Early Origins of the Jobbar family
The surname Jobbar was first found in Kent
where they held a family seat
. The Saxon influence of English history diminished after the Battle of Hastings in 1066. The language of the courts was French for the next three centuries and the Norman ambience prevailed. But Saxon surnames survived and the family name was first referenced in the year 1317 when Alan Jober was recorded on the tax rolls for that county.
Early History of the Jobbar family
This web page shows only a small excerpt of our Jobbar research.Another 201 words (14 lines of text) covering the years 1455 and 1487 are included under the topic Early Jobbar History in all our PDF Extended History products and printed products wherever possible.
Jobbar Spelling Variations
Before English spelling was standardized a few hundred
years ago, spelling variations
of names were a common occurrence. Elements of Latin, French and other languages became incorporated into English through the Middle Ages, and name spellings changed even among the literate. The variations of the surname Jobbar include Jobber, Jober, Jopper, Jobbour, Jobour, Jobbere, Jobbar, Jobbor and many more.
Early Notables of the Jobbar family (pre 1700)
More information is included under the topic Early Jobbar Notables in all our PDF Extended History products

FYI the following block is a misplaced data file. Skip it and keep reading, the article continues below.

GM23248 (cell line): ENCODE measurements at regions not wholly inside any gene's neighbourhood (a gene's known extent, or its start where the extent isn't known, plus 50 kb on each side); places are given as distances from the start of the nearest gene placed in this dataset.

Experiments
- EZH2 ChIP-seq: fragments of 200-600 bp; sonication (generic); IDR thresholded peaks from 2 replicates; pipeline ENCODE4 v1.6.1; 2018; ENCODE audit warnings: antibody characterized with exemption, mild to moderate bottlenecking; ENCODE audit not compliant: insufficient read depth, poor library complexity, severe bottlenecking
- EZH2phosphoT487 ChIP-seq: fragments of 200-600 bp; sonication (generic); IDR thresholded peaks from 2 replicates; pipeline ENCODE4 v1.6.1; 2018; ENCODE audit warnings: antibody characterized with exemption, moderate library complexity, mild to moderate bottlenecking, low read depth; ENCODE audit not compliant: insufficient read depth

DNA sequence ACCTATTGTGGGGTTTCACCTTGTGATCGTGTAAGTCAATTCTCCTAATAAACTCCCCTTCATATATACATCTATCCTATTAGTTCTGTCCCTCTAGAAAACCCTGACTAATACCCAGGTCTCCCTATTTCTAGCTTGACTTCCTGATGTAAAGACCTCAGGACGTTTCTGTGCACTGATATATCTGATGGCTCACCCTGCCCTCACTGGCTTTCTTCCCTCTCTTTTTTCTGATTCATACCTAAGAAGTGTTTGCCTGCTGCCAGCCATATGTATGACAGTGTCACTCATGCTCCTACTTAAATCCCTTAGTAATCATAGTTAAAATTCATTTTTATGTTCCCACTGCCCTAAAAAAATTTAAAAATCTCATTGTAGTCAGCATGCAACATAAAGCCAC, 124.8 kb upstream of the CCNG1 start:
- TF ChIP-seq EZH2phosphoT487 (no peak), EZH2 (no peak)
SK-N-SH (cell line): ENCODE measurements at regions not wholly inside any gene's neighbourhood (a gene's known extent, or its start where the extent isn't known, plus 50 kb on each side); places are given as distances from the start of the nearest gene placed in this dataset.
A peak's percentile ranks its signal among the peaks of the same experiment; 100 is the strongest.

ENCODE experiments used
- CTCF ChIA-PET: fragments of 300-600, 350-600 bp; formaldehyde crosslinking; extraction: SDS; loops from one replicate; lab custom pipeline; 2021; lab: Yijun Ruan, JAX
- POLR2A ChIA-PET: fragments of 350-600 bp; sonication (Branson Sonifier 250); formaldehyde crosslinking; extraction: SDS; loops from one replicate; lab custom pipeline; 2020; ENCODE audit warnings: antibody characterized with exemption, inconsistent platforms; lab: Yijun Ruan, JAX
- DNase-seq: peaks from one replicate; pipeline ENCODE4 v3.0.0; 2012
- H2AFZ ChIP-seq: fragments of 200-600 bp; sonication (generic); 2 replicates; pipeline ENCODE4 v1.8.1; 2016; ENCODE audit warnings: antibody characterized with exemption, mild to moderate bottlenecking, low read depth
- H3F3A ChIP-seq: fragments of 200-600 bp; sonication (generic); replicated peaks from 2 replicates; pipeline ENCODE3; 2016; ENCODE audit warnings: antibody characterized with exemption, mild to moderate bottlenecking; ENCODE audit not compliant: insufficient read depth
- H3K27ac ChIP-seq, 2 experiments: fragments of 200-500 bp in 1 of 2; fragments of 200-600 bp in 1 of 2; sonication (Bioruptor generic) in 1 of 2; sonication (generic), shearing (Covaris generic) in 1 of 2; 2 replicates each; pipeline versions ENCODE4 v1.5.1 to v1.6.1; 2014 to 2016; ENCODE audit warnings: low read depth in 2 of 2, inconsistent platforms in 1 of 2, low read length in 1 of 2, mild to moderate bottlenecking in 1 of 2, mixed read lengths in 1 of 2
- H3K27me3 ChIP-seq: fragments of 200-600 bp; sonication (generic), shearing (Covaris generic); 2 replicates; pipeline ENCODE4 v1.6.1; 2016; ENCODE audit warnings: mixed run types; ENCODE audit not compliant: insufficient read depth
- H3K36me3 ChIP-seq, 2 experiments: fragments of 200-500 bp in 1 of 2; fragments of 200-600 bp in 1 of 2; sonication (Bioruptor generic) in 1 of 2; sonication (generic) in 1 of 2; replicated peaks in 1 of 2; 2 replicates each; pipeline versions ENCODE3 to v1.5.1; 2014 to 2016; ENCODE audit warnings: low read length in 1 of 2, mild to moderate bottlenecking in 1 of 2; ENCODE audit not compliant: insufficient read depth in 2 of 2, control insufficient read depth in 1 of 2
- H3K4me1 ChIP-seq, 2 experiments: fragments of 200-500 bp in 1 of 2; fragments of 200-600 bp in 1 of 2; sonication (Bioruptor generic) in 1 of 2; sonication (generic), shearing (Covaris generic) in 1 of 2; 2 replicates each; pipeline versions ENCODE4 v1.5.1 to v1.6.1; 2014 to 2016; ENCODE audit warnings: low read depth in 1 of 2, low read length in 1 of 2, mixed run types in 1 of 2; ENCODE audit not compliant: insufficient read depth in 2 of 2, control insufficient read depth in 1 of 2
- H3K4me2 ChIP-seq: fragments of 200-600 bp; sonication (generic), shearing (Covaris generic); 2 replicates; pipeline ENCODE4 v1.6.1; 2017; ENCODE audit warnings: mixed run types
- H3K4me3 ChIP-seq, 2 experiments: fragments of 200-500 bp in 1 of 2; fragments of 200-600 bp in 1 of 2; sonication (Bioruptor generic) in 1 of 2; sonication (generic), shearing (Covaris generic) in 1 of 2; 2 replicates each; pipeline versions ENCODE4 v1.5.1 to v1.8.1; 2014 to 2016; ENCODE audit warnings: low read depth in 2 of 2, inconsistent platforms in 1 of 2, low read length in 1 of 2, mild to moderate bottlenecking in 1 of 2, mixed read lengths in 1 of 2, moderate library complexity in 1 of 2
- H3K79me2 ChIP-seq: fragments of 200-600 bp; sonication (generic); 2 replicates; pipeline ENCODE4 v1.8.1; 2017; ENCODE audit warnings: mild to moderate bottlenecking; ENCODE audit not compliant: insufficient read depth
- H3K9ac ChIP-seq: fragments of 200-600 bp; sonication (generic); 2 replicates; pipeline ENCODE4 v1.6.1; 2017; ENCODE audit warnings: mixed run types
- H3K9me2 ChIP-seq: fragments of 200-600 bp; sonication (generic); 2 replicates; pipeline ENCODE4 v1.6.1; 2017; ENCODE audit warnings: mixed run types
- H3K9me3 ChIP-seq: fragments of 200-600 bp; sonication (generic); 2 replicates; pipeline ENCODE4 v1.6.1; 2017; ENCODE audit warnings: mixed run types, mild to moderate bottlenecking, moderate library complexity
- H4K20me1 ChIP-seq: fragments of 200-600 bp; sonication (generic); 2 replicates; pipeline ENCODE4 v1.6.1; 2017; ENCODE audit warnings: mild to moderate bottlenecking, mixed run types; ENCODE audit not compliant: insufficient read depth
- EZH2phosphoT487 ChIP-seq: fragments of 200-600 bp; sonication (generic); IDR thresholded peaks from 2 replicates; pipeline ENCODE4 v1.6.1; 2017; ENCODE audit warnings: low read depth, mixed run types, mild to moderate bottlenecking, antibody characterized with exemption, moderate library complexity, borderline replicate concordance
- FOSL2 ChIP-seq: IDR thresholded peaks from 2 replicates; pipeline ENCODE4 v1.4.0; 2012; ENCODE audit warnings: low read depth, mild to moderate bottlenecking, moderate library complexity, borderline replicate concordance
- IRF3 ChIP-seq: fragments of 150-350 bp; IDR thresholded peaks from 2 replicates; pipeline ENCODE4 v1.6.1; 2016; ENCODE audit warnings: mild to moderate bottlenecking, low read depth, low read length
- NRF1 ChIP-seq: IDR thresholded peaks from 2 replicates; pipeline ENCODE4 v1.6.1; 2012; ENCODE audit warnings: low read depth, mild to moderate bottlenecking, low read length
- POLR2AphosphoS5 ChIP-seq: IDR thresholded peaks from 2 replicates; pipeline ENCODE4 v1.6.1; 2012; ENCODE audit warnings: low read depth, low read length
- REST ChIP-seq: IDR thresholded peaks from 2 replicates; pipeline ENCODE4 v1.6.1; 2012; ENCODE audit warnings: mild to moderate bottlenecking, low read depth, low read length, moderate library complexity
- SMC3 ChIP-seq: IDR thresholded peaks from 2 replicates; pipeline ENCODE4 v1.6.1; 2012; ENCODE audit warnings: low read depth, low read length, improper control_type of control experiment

and printed products wherever possible.
Migration of the Jobbar family to the New World and Oceana
A great wave of immigration to the New World was the result of the enormous political and religious disarray that struck England
at that time. Families left for the New World in extremely large numbers. The long journey was the end of many immigrants and many more arrived sick and starving. Still, those who made it were rewarded with an opportunity far greater than they had known at home in England
. These emigrant families went on to make significant contributions to these emerging colonies in which they settled. Some of the first North American settlers carried this name or one of its variants: settlers, who arrived along the eastern seaboard, from Newfoundland, to Maine, to Virginia, the Carolinas, and to the islands.